Unless you want me to "Remember, remember the 5th of November... "
November 2, 1914, 100 years ago today: John Samuel Vander Meer is born in Prospect Park, Passaic, County, New Jersey, and grows up in nearby Midland Park, Bergen County. Among several interesting things about him is that he was a switch-hitter who threw lefthanded. Most switch-hitters are righthanders who try batting lefty to gain a hitting edge.
The Brooklyn Dodgers signed him out of Midland Park High School, and he would make history at Ebbets Field -- but not with the Dodgers. After the 1934 season, he was sold to the Boston Braves, and was not considered good enough to make the roster of the 1935 Braves -- who lost 115 games, giving them the most losses in the National League between 1899 and 1962, and the lowest winning percentage in the NL since 1899. (Yes, worse than the 1962 Mets: At 38-115, their .248 was worse than the Mets' 40-120 for .250.) Then again, he was only 20. But he would make history involving the Braves -- just not with them.
After the 1935 season, the Cincinnati Reds purchased him from the Braves' system. After a 19-6 season with the Durham Bulls in 1936, the Reds called Johnny up. He made his major league debut on April 22, 1937, and from then until the morning of June 11, 1938, he was just an average young pitcher (just 23). He spent most of that season with the Syracuse Chiefs before being called back up in September.
On June 11, 1938, he took the mount at Crosley Field in Cincinnati against the Braves -- who, trying to remove the infamy of the 1935 disaster, immediately changed their name to the Boston Bees. (The experiment also removed the memory of the 1914 World Champion "Miracle Braves," and the Braves name was restored in 1940. However, the Bees name survives in the fake newspaper headlines made for the movie The Natural, set in 1939.)
That season, Vander Meer wore the Number 57 -- the Reds being one of the few teams in those days to give out such high numbers. On this day, despite it being a warm Saturday afternoon, only 5,214 fans came out. Pitching for the Dodgers was Danny MacFayden -- "bespectacled Deacon Danny MacFayden," as the sportswriters of the era frequently called him. He pitched decently, and deserved better than to have been betrayed by his defense: The Reds scored in the 4th inning when 2nd baseman Tony Cuccinello made an error. In the 6th, Ernie Lombardi, the Reds' Hall of Fame catcher, hit a 2-run homer to make it 3-0.
Vander Meer didn't even need that much: He walked Cuccinello, right fielder Gene Moore and 3rd baseman Gil English, and that was it. He pitched a no-hitter, striking out 4. As the saying goes, he had "achieved baseball immortality."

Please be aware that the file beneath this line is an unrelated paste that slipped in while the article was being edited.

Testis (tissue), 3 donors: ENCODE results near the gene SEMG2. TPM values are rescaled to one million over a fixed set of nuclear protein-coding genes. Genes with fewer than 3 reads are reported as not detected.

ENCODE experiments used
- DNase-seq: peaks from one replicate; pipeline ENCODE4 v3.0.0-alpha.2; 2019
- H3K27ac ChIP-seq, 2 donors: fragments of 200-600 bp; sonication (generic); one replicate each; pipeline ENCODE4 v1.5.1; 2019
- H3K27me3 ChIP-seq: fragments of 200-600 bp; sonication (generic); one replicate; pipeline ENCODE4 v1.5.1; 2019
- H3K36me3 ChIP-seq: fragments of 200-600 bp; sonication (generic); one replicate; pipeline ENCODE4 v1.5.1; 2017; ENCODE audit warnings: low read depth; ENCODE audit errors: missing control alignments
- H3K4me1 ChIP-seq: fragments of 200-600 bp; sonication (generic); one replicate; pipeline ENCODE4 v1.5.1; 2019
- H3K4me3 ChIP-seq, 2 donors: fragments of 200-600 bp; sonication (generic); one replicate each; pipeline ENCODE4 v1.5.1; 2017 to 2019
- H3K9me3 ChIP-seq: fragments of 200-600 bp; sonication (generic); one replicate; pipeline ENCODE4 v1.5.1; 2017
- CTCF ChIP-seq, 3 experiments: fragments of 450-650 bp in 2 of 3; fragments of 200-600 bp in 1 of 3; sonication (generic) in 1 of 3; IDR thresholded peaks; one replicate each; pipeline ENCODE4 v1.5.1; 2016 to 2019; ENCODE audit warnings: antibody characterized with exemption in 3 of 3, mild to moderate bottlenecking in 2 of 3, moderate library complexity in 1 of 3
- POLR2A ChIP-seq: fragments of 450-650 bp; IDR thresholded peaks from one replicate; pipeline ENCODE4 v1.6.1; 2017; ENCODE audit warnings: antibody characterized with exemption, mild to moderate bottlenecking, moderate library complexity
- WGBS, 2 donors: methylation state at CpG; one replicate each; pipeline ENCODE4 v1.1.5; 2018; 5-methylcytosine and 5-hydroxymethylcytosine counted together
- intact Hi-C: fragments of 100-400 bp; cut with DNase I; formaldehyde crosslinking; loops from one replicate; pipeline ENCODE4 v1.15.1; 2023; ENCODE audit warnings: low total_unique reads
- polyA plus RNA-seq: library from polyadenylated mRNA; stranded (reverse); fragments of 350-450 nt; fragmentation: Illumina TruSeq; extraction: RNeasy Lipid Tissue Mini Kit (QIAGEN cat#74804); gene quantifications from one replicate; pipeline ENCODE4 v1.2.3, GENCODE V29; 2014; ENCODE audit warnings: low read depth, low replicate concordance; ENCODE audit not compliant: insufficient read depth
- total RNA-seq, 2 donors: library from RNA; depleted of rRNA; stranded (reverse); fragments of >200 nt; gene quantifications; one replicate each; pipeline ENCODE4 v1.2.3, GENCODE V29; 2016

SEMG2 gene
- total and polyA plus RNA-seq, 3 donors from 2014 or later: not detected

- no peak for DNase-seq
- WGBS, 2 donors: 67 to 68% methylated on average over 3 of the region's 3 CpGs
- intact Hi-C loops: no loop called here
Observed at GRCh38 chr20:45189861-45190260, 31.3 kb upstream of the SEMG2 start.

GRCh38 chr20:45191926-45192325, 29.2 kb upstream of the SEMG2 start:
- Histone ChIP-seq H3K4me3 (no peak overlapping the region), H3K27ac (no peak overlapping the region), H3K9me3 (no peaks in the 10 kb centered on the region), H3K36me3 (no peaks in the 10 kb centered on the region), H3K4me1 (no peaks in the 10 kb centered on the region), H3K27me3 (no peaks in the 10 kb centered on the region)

Or had he? After all, a no-hitter isn't all that are. There's usually 2 or 3 pitched every season. Here in 2014, there were 5, and I had to look up to see the names of the pitchers who threw them, mere months ago: Josh Beckett, Clayton Kershaw, Tim Lincecum, Jordan Zimmerman, and a combined no-hitter by 4 Phillies, with Cole Hamels pitching 6 innings, and 1 each by Jake Diekman, Ken Giles and Jonathan Papelbon. Certainly, I should have remembered Kershaw, Lincecum, and the former Red Sox Beckett and Papelbon. But I'd forgotten all about their no-hitters. Even Kershaw, probably the best pitcher in baseball today, if you reminded me he'd thrown one, I would've had to say, "Really... oh yeah."
The list of Yankee pitchers who've thrown no-hitters includes legends like Allie Reynolds, Dwight Gooden, David Wells and David Cone -- but also guys who tend to get forgotten, like Tom Hughes and Monte Pearson, as well as the ill-fated Andy Hawkins, who doesn't even get the credit anymore. But such Yankee Legends as Waite Hoyt, Lefty Gomez, Red Ruffing, Whitey Ford, Mel Stottlemyre, Ron Guidry and Andy Pettitte never threw a no-hitter. (Catfish Hunter did, but was with the Oakland Athletics at the time.)
No, pitching a no-hitter doesn't guarantee you "baseball immortality." But 4 days later -- on 3 days' rest, mind you -- Vander Meer took the hill at Ebbets Field, against the team that had originally signed him, the Dodgers. It was a very special day: The 1st night game at any of the 3 New York big-league ballparks. A crowd of 38,748 jammed into the Flatbush ballyard, although with a seating capacity of 31,497, a lot of them must have been standing. No stadium or arena fire laws in those days.
Ironic that, on this occasion, Vander Meer "pitched lights-out." It helped tremendously that the Reds unloaded for 6 runs in the 3rd inning on Dodger starter Max Butcher. Vander Meer took that 6-0 lead into the 9th. It wasn't pretty: Although he struck out 7, he walked 8. But he got it done, becoming the 1st pitcher ever to pitch back-to-back no-hitters. For the rest of his life, he was known as "Double No-Hit Johnny Vander Meer," and, occasionally, "the Dutch Master."
The achievement convinced New York Giants manager Bill Terry, as manager of the defending Pennant winners, to start him in the All-Star Game -- although the fact that Cincinnati was hosting it may also have played a part. He pitched 3 scoreless innings, and the NL won, 4-1. Vander Meer finished the season 15-10.
Many years later, Vander Meer was interviewed by a reporter for the Chicago Daily News for the anthology book My Greatest Day In Baseball. He said, "It would seem natural for me to name the second successive no-hitter I pitched in 1938 as my biggest day in baseball, and I'll have to explain why it isn't. I was still just a novelty, a kid who had done a freakish thing."